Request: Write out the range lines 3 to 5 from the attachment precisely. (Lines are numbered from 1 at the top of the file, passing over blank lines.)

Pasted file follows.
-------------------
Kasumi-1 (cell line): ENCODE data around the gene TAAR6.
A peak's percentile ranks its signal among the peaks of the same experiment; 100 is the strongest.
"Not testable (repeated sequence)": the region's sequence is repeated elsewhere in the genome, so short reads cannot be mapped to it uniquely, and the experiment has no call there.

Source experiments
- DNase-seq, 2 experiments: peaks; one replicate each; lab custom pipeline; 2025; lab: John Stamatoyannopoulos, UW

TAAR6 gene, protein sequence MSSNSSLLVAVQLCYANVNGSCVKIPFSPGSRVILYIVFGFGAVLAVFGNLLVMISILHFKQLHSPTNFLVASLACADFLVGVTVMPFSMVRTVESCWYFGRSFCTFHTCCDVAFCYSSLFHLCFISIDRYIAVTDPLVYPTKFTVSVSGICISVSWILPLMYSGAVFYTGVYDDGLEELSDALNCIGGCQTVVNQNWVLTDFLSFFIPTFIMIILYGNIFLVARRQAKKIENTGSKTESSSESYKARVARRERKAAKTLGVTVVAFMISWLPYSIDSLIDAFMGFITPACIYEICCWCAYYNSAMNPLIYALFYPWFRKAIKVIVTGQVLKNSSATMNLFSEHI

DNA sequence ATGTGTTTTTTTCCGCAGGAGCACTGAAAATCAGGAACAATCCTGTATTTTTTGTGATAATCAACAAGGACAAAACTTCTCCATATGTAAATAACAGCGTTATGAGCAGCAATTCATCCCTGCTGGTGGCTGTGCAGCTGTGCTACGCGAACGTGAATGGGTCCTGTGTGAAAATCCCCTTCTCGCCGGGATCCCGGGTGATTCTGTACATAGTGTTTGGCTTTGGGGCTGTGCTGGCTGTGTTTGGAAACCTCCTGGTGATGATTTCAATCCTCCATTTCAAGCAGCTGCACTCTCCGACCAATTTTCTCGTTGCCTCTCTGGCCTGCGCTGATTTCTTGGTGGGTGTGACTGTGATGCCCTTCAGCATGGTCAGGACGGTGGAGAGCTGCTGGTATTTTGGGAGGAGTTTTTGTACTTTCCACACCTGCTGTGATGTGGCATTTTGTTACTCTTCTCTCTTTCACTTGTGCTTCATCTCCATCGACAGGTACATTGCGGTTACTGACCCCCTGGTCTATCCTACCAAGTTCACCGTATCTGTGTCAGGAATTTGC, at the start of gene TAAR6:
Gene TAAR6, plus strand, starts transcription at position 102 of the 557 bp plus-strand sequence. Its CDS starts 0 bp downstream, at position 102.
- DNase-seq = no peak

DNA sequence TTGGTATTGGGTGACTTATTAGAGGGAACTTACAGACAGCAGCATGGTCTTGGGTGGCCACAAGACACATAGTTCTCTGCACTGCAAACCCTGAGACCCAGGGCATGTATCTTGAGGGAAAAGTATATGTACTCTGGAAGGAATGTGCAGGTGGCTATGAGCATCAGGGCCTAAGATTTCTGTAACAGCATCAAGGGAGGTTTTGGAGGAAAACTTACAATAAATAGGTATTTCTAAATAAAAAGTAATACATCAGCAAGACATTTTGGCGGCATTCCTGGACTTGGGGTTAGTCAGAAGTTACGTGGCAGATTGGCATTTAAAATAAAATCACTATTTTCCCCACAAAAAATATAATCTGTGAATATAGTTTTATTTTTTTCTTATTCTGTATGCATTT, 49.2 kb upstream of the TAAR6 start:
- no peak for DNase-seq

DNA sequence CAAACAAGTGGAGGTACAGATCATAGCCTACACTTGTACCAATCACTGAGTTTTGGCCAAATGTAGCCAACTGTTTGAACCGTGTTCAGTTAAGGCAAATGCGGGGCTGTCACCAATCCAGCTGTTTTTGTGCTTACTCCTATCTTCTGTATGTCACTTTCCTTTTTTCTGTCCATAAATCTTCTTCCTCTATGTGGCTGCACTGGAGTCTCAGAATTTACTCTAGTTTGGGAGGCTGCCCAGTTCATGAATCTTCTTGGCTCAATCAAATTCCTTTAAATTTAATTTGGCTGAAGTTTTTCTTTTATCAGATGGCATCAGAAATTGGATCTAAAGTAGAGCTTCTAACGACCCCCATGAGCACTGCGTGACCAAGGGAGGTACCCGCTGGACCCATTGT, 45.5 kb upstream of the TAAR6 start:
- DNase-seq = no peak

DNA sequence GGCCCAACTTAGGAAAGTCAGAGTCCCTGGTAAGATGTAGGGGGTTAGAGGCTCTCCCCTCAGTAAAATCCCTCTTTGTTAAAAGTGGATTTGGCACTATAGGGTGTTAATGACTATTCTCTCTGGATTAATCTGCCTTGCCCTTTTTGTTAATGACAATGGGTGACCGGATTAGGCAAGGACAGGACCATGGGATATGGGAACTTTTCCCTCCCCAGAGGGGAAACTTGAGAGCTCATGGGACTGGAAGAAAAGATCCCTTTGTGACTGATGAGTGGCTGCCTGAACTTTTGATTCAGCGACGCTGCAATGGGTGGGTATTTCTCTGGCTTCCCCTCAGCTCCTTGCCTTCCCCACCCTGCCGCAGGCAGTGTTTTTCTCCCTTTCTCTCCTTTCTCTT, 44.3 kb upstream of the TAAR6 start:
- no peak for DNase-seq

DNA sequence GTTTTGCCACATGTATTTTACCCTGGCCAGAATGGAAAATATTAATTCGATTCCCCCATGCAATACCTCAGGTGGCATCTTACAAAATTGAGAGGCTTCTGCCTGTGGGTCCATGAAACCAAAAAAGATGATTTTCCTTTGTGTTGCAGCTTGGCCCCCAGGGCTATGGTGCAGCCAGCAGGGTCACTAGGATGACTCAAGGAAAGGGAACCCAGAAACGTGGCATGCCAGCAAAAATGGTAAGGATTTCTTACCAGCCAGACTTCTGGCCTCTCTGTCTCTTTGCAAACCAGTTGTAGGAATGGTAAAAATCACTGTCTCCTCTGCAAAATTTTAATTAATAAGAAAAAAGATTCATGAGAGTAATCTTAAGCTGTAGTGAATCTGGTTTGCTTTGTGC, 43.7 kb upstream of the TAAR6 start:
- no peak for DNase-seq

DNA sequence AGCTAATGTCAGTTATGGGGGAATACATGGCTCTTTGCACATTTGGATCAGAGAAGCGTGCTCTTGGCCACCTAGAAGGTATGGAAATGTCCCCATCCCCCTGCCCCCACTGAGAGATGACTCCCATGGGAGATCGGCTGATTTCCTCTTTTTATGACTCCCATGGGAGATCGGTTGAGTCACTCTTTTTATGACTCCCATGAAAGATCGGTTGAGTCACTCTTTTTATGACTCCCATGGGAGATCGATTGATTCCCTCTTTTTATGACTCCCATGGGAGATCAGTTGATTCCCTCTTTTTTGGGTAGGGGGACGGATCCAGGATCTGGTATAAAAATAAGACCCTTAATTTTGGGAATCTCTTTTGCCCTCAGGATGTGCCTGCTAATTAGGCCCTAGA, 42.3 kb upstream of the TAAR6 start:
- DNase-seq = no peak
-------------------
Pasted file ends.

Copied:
"Not testable (repeated sequence)": the region's sequence is repeated elsewhere in the genome, so short reads cannot be mapped to it uniquely, and the experiment has no call there.

Source experiments
- DNase-seq, 2 experiments: peaks; one replicate each; lab custom pipeline; 2025; lab: John Stamatoyannopoulos, UW